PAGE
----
Tuniq Times, the seasonal festival of dog sled, cross-country skiing, skijoring and skidoo races, started last week in Iqaluit. It was time to head South and see whether Spring had arrived in the Valley. It was hard to leave behind such wonderful snow for cross-country skiing.
On the flight to Ottawa, I picked up a copy of the Nunatsiaq News (April 13 edition). There was an interesting opinion piece by Alex Buchan, Vice-President, NWT and Nunavut Chamber of Mines. He reviewed a book by Robert McPherson New Owners in their own land, Minerals and the Inuit Land Claim. “McPherson was a geologist hired by the Inuit Land Claim organization to identify mineral-rich lands that we would eventually select .”
“Another important aspect of our land claim was to successfully negotiate the right to share with the government the resource development in all of Nunavut.”
” This was a very new and unique concept then, for the government to share resource management with us.”
” Co-management has given us a strong environmental protection system, to ensure that any development, not just mining, is done responsibly and in a way that Inuit knowledge is considered in ensuring that our land and waters and wildlife are protected.”
Back Home, it was time to catch up on events in the Valley. The best approach is to go to the Farmers Market in Wolfville on Saturday and to pick up a copy of the Grapevine. In the April 19-May 3 edition, two articles caught my attention.
I noted that Ed Symons, COGS faculty, is giving a talk at Acadia University on ‘Why Annapolis County is probably the most mapped county in the province”. The title of the article by Wendy Elliott MapAnnapolis could turn into MapValley ? (Wednesday 7 pm at the Irving Centre Auditorium).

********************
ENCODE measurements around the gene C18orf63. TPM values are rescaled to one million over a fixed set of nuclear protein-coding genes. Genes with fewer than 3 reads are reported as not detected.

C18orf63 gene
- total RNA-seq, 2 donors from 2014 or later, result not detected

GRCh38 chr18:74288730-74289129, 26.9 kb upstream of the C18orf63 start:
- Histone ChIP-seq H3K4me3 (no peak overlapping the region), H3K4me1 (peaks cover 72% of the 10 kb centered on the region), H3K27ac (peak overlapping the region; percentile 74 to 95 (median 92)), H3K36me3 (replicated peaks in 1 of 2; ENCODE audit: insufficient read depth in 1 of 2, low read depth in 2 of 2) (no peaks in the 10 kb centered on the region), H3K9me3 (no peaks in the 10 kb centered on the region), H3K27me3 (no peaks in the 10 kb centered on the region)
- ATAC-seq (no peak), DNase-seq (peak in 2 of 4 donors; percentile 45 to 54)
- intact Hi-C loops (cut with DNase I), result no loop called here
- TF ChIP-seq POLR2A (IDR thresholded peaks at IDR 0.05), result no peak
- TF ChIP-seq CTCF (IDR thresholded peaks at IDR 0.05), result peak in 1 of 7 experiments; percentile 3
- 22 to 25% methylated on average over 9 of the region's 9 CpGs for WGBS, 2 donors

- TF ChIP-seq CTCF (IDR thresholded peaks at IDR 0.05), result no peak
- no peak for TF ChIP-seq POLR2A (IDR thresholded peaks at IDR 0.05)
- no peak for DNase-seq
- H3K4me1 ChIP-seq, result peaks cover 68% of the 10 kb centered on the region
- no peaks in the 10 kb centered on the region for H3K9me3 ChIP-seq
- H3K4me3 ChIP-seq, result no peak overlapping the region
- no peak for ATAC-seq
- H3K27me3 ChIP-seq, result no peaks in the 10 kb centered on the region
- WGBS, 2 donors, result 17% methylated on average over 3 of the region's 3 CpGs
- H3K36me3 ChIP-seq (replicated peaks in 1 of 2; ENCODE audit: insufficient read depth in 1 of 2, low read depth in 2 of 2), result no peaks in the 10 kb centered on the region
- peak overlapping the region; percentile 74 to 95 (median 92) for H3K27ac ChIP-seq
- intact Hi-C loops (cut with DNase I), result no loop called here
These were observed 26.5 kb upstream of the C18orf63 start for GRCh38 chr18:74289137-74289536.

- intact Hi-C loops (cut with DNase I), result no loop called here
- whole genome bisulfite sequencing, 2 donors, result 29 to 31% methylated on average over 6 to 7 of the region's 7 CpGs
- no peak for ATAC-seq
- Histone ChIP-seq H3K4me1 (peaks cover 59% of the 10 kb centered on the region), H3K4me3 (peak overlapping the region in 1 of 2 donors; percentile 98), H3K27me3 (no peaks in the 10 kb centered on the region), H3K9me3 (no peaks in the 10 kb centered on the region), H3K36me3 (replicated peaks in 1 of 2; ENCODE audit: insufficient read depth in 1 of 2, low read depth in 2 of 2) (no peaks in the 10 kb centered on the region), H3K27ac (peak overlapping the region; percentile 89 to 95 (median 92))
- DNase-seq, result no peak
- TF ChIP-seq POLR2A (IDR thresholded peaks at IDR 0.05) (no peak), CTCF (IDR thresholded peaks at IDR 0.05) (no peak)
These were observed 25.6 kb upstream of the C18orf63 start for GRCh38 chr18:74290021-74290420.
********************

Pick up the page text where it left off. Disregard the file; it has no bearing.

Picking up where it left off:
The second article described a new exhibition of the work of Dick Groot at the Cedar Centre in Windsor (end of April – May 1018). This caught my attention for a number of reasons. Dick in a previous life, worked at ITC, Enschede in the Netherlands. When we were transforming NSLSI to COGS, we would often reference ITC as our European model.
” Ribbon to the Future. Ultimately, we intend to build an interactive website that allows the audience to add their own photography and stories thus creating a public information utility, ribbon to the future”.
Wow, Amazing! Does that not sound like the ‘community information utility?’
I contacted Dick, he explained that ‘we set out to record photographically the old and the ‘anticipated’ new economy’. The photo-based installation in Windsor is Closure: a photographer’s eye on an old economy.
Here is the challenge. What has replaced the old manufacturing economy? I also recall that part of the project was to focus on a linear narrative through the Valley. The ‘ribbons’ are the highways; Highway 1, Highway 201, and more recently Highway 101.
Time to go and see the exhibit. Time to think about the interactive website and its geography.
While in Wolfville, I could not resist stopping at the second-hand bookstore. There, I found a book by Edmund Gilbert British Pioneers in Geography. This set of essays describes the Oxford School of Geography, going back to the twelfth century. A couple of quotations:
From Carl Sauer, p.18
“a good knowledge of the work of one or more of our major personalities is about as important an induction into Geography as I am able to suggest”.
Or the author, on the decision in 1971 not to build a new London airport near Cublington, p.26 — ‘The defence of the natural beauty of the world’s landscapes is the inescapable duty of the geographer”.
Nunatsiaq News. Year 45 Number 3. April 13, 2018. Alex Buchan Required reading: new owners in our own land! Commentary. p.14.
The Grapevine. Issue No. 15.06 April 13 – May 3, 2018. Wendy Elliott. MapAnnapolis could turn into MapValley. p.11 and Mike Butler. Richard Groot’s Photo Finish. p.9.
Edmund W. Gilbert. 1972. British Pioneers in Geography. David & Charles, Newton Abbot, Devon.